Honestly, I'm not trying to be negative here, so bare with me. I still don't understand, or see the benefit. Dental Hygenist are in nearly as big demand as nurses, so they don't necessarily NEED the employment options. I've not discussed this with my mom or sister yet, so I don't know their opinions. That profession has never been a big one to carry liability ins. Does this mean they will now need to carry that? When I was in elementary school(LONG time ago ), my mom would come every year to do education and screening, independantly. That's not a new concept. What were dentist doing that wasn't actual dental work?? What are the limitations of what the hygenist can and can't do? How does dental hygenist set up a portable office to provide these services?? Are we talking about going out and educating people, looking at teeth, advising, passing out a few toothbrushes and floss OR are we actually talking about going out to the people, taking the cavatron, taking the polisher, taking the xray machine, etc?? I'm confusalated..pweeze help me.
Nov 17, '01Hi all y'all
[comments after the quote]
Originally posted by Lausana
To me the only way to be considered "professionals" is to be professional and regard each other that way. As far as how we are perceived by the "outside world" is understandable--to someone not familiar with what each degree covers it would seem unusual that you can receive an RN from an ADN or BSN, so most likely until there is a formal standard of a BSN for new grads this will be the case.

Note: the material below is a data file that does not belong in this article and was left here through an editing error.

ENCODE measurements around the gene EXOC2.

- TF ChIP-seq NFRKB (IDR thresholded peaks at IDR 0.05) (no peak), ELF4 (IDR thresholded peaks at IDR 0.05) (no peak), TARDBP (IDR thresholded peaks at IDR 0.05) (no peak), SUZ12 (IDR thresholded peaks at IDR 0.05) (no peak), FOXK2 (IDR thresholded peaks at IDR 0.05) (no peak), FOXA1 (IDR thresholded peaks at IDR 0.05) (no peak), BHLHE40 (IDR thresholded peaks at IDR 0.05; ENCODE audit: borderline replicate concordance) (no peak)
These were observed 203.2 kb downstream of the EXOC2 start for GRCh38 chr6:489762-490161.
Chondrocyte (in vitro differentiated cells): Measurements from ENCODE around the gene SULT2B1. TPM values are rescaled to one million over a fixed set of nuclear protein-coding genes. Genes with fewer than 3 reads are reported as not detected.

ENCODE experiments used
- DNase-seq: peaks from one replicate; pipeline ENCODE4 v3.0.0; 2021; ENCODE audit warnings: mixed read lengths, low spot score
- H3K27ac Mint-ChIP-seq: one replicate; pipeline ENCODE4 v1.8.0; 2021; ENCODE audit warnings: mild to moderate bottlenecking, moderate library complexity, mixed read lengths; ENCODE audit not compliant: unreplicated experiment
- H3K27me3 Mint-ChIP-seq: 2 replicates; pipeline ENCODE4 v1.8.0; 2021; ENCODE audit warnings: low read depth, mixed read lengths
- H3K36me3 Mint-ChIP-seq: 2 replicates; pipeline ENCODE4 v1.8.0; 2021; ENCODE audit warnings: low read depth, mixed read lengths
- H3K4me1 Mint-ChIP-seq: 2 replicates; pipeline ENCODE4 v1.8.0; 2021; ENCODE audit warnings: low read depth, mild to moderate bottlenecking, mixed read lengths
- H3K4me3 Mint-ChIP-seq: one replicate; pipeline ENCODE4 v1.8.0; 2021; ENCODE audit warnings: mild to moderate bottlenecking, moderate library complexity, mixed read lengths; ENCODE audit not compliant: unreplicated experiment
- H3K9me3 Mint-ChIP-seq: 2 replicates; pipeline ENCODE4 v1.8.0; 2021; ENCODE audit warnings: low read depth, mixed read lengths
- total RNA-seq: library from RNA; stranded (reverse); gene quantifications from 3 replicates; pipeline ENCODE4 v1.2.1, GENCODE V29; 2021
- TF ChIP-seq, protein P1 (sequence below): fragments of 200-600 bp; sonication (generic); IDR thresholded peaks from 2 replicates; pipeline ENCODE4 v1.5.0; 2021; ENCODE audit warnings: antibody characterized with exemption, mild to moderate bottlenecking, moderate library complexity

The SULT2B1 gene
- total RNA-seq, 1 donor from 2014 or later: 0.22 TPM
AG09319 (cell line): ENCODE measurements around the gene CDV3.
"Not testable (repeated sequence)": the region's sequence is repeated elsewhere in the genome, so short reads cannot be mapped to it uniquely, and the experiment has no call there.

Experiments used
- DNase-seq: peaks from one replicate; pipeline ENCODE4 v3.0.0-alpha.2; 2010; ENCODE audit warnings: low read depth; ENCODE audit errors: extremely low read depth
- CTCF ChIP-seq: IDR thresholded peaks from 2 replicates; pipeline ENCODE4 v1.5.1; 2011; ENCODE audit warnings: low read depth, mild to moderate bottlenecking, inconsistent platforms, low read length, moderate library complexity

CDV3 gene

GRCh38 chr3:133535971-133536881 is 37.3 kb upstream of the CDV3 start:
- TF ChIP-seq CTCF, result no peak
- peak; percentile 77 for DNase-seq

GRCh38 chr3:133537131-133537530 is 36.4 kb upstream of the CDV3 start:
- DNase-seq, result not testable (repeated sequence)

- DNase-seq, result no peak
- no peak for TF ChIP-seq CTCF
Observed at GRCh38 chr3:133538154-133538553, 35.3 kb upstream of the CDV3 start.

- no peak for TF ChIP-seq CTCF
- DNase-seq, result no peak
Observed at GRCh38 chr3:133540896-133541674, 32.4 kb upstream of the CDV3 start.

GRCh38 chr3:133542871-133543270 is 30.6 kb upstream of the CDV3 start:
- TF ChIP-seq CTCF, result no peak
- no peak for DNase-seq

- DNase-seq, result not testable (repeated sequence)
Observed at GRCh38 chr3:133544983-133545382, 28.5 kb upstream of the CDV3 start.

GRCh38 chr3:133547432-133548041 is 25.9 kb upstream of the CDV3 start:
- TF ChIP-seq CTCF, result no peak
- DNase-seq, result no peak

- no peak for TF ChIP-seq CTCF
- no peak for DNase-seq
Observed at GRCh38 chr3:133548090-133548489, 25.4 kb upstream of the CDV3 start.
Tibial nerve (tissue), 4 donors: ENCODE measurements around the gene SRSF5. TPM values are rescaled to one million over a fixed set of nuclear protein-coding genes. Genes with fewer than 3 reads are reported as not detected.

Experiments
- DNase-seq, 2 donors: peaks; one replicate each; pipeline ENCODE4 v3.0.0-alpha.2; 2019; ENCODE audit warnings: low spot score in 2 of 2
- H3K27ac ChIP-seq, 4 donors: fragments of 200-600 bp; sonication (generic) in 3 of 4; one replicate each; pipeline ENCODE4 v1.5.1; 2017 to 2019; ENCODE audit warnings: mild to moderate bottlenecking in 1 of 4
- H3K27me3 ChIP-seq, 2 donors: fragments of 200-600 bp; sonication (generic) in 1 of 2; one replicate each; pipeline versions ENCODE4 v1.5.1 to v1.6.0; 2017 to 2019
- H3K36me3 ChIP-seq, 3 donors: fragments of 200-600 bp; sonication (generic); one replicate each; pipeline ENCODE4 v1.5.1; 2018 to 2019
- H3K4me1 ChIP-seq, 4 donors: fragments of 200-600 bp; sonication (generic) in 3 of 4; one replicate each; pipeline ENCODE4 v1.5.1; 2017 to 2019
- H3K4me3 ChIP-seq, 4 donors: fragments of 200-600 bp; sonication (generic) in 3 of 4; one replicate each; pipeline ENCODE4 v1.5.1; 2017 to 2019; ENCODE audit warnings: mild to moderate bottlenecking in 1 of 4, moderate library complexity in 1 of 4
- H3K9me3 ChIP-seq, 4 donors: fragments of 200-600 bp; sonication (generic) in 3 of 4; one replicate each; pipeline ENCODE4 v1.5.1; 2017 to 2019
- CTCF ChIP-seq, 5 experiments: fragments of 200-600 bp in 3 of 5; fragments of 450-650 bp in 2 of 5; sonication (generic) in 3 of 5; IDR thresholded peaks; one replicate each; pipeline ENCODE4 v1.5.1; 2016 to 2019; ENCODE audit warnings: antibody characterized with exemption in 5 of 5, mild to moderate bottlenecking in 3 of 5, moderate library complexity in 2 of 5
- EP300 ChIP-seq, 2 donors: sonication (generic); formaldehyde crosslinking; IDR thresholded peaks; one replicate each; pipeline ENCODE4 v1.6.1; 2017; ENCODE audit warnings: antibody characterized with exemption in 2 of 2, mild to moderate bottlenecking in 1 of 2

Amoung ourselves, it is up to us to treat each other with respect as NURSES not ADNs or BSNs.
I will probably take a foreign language, a WWII history class to help me relate better with those who lived through it that I may come in contact with, etc.--it is our education so we might as well make the most of it as we see fit for ourselves because we know in the end we will be a nurse.)
Sorry for all the rambling-I just get a little tired of the arguing I see here! Please more positive ideas everybody!!
Professional is an ATTITUDE!!! NOT a degree.
Do we ALL need to continue learning new things? [this includes the nuts & bolts of health care as well as the 'useless' things like music, art, needle point and such] YES!!!! It helps us relate better to our clients.
Which is better, someone with a four year degree [BSN] or some who has a 2 yr ADN + 2 extra years of electives?? or someone like Fred S who after getting his BS in English and teaching for a few years went back and got licensed as an LPN? [because that was what the school closest to him had].
Regardless of what our degree is, we still MUST
relate to, and talk with our clients on their level. Regardless if they are a 3 year old in with a fracture or the parents [who are still in high school] of a premy on a vent or one of our MDs in having a baby by c-section. I use these examples because I do Maternal-Child services when I'm not flying a desk.
It does not matter what our [job] function is, MSN, BSN, ADN, LPN, CNA or housekeeping -- Unit manager, DON, or staff nurse. We should all be part of the team, concerned with delivering good care to those entrusted to us.
To be treated like professionals we need to ACT like a professional.
Maybe a required class in ALL health care we should have 'professional behavior 101' :}Last edit by mercnurse on Nov 17, '01
Nov 17, '01[QUOTE]Originally posted by BrandyBSN